A soft splash sounded through the quiet night. The oars glided softly into the water, cutting through it effortlessly, ripples spreading out in moonlit serenity.
Devi stood at her door, watching. Her back ached after long hours in the paddy field- her husband was away in the village, where he would get drunk and spend the night in a brothel. He never told her so in clear words- but the furtive look in his eyes every morning, clouded with defiance, was proof enough of his guilt. Not that he regarded it as a crime. Man of the house, breadwinner that he was, he had the right to spend his money as he liked. He could choose his drink and his women.
A sigh involuntarily escaped Devi’s lips. She turned to look inside her hut through the darkness, the solitary lamp that burnt by the window every night now having been extinguished. The children were asleep, their stomachs sated with the thin gruel she had made. They had never had a chance to know a good appetite. “At least they will know what moderation means,” thought Devi, smiling bitterly to herself.
She stepped out into the night, her lithe brown body silhouetted against the moonlight. She cast a quick look around, pulled the door shut and walked quickly down the slippery steps hewn into the hard stone of the hillock upon which the house stood. Her breast heaved with fear and excitement- she had long anticipated the liaison and now the night was upon her, awakening her senses to new experiences, to satiation instead of obligation.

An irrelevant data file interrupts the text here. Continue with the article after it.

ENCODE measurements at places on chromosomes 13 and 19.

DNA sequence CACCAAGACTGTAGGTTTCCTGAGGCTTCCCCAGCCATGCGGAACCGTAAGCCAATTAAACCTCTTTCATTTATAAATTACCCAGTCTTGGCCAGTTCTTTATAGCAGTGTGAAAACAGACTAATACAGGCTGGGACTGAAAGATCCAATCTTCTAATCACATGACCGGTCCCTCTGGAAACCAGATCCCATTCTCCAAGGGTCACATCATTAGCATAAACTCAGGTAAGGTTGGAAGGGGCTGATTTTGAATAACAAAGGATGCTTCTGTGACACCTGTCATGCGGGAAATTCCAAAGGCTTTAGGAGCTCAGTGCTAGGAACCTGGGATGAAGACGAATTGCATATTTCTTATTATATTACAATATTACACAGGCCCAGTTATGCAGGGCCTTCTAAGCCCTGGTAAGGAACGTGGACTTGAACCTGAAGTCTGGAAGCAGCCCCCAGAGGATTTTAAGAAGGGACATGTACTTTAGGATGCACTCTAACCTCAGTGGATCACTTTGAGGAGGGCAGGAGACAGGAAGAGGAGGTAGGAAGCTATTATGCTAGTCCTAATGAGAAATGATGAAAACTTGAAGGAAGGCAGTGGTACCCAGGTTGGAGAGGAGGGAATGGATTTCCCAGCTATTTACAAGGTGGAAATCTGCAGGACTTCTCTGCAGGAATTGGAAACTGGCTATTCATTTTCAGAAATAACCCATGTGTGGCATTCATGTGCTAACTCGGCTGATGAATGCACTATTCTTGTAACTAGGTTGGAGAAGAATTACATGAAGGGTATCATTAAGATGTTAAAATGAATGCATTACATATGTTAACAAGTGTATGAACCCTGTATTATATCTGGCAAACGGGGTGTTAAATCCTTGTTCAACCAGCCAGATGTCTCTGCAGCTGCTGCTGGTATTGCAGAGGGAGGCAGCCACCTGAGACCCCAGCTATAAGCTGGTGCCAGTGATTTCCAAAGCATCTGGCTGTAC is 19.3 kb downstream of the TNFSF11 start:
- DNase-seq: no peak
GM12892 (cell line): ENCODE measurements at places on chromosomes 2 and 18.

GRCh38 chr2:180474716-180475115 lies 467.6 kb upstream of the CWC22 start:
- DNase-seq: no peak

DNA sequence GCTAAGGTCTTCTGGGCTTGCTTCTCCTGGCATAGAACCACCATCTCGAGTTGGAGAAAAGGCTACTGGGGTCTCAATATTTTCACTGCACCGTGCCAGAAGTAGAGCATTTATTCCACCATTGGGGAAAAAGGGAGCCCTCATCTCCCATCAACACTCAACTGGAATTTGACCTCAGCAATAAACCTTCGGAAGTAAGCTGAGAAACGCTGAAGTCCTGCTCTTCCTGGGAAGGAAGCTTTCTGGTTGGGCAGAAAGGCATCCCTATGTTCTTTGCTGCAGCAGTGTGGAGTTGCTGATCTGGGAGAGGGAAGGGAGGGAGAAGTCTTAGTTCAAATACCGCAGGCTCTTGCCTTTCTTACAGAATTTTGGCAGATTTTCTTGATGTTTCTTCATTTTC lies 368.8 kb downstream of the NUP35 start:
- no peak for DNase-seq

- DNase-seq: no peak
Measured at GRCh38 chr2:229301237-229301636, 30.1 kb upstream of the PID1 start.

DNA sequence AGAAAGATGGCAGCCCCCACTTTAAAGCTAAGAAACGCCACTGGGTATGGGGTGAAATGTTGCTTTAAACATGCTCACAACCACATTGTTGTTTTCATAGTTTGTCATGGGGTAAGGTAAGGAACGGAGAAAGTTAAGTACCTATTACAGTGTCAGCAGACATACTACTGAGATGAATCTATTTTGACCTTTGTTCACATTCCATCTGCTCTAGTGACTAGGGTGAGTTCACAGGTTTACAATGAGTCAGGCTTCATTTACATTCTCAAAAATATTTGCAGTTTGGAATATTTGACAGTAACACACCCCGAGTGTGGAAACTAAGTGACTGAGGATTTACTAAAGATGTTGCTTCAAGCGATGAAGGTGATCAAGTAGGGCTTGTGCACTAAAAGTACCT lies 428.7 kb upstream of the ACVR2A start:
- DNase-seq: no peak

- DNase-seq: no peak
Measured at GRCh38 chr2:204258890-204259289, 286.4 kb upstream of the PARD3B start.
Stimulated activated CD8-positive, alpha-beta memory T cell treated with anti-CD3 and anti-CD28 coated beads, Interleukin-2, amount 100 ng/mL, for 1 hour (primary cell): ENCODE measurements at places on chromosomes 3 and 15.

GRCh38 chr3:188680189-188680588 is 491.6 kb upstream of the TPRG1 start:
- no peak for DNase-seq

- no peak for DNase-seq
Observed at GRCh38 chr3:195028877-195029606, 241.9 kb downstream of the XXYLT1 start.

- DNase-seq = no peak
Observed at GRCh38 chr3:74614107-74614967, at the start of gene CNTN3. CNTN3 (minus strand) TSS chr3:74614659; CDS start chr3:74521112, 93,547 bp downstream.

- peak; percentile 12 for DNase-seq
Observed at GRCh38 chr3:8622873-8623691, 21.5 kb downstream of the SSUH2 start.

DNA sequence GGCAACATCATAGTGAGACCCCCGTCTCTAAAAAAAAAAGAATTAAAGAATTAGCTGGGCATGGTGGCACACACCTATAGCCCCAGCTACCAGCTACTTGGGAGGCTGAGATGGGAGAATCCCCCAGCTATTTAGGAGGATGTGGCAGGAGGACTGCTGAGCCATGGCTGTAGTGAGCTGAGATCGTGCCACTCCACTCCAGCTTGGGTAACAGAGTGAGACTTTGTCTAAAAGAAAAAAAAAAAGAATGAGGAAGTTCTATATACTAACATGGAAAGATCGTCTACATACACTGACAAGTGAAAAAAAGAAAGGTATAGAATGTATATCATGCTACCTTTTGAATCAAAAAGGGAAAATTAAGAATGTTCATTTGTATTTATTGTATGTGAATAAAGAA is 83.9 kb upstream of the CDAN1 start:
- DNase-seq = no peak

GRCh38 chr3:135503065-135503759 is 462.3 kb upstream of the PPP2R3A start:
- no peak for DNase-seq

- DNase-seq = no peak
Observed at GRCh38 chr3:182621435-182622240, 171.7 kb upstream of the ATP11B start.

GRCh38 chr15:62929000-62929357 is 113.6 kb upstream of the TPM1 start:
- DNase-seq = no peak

The boat sailed smoothly towards the shore, and the boatman laid his oars aside. He stood proudly upon it, back straight and strong, eyes looking straight ahead at the woman who waited bravely for him, unshackled and free. As he came closer, he saw a strange fire in her eyes- a glimmer that shocked and enthralled him at once- and then, still looking on with wonder, gasped and fell back into the water, thin lines of red mixing with the muddied waters and forming whirling pools of red.
The knife slipped out of Devi’s grasp. The feelings that had lain subdued in her bosom, the occasional bouts of intense desire that she had quenched with bitter remonstrance, were all crushed into the earth in one fell swoop. The deed done, she was a wife and mother again. Her jealousy against his wife had found vent in his death- and now, she wept with impassioned grief, primitive animal-like cries ringing through the countryside, for the sister-woman she had widowed. But she wiped her tears hurriedly- no woman deserved to live with a man who betrayed her, and she was glad to have spared another woman the agony that she lived through listlessly, every single hour.